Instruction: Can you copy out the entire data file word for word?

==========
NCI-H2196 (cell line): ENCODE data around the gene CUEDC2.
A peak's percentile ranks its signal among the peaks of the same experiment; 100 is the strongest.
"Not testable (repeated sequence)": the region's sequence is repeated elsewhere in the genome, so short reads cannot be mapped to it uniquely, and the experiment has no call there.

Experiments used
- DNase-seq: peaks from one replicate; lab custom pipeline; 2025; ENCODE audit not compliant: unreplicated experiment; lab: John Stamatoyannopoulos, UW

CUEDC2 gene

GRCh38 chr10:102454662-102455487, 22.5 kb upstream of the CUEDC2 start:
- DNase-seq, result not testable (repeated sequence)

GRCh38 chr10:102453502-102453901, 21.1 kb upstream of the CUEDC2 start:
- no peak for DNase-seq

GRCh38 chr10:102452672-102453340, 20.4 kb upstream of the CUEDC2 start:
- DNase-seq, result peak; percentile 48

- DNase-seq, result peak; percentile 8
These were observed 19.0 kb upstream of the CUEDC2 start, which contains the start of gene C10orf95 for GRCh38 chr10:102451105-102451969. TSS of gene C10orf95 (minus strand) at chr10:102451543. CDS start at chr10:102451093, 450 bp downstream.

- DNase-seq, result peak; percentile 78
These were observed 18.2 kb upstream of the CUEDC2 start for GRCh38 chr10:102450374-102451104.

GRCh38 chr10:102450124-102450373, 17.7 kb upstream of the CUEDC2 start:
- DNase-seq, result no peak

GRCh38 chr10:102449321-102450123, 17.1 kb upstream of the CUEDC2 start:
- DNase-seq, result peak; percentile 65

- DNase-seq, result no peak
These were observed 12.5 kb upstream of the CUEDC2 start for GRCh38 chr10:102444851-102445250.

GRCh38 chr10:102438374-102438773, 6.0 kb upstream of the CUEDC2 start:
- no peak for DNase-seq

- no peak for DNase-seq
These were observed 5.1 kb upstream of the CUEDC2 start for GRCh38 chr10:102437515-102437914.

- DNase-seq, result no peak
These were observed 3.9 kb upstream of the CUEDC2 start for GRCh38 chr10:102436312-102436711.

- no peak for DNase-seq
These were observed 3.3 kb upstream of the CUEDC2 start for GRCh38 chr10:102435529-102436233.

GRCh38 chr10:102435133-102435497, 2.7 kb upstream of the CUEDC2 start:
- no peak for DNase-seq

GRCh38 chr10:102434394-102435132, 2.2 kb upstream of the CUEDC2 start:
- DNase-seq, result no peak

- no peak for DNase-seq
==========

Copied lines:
NCI-H2196 (cell line): ENCODE data around the gene CUEDC2.
A peak's percentile ranks its signal among the peaks of the same experiment; 100 is the strongest.
"Not testable (repeated sequence)": the region's sequence is repeated elsewhere in the genome, so short reads cannot be mapped to it uniquely, and the experiment has no call there.

Experiments used
- DNase-seq: peaks from one replicate; lab custom pipeline; 2025; ENCODE audit not compliant: unreplicated experiment; lab: John Stamatoyannopoulos, UW

CUEDC2 gene

GRCh38 chr10:102454662-102455487, 22.5 kb upstream of the CUEDC2 start:
- DNase-seq, result not testable (repeated sequence)

GRCh38 chr10:102453502-102453901, 21.1 kb upstream of the CUEDC2 start:
- no peak for DNase-seq

GRCh38 chr10:102452672-102453340, 20.4 kb upstream of the CUEDC2 start:
- DNase-seq, result peak; percentile 48

- DNase-seq, result peak; percentile 8
These were observed 19.0 kb upstream of the CUEDC2 start, which contains the start of gene C10orf95 for GRCh38 chr10:102451105-102451969. TSS of gene C10orf95 (minus strand) at chr10:102451543. CDS start at chr10:102451093, 450 bp downstream.

- DNase-seq, result peak; percentile 78
These were observed 18.2 kb upstream of the CUEDC2 start for GRCh38 chr10:102450374-102451104.

GRCh38 chr10:102450124-102450373, 17.7 kb upstream of the CUEDC2 start:
- DNase-seq, result no peak

GRCh38 chr10:102449321-102450123, 17.1 kb upstream of the CUEDC2 start:
- DNase-seq, result peak; percentile 65

- DNase-seq, result no peak
These were observed 12.5 kb upstream of the CUEDC2 start for GRCh38 chr10:102444851-102445250.

GRCh38 chr10:102438374-102438773, 6.0 kb upstream of the CUEDC2 start:
- no peak for DNase-seq

- no peak for DNase-seq
These were observed 5.1 kb upstream of the CUEDC2 start for GRCh38 chr10:102437515-102437914.

- DNase-seq, result no peak
These were observed 3.9 kb upstream of the CUEDC2 start for GRCh38 chr10:102436312-102436711.

- no peak for DNase-seq
These were observed 3.3 kb upstream of the CUEDC2 start for GRCh38 chr10:102435529-102436233.

GRCh38 chr10:102435133-102435497, 2.7 kb upstream of the CUEDC2 start:
- no peak for DNase-seq

GRCh38 chr10:102434394-102435132, 2.2 kb upstream of the CUEDC2 start:
- DNase-seq, result no peak

- no peak for DNase-seq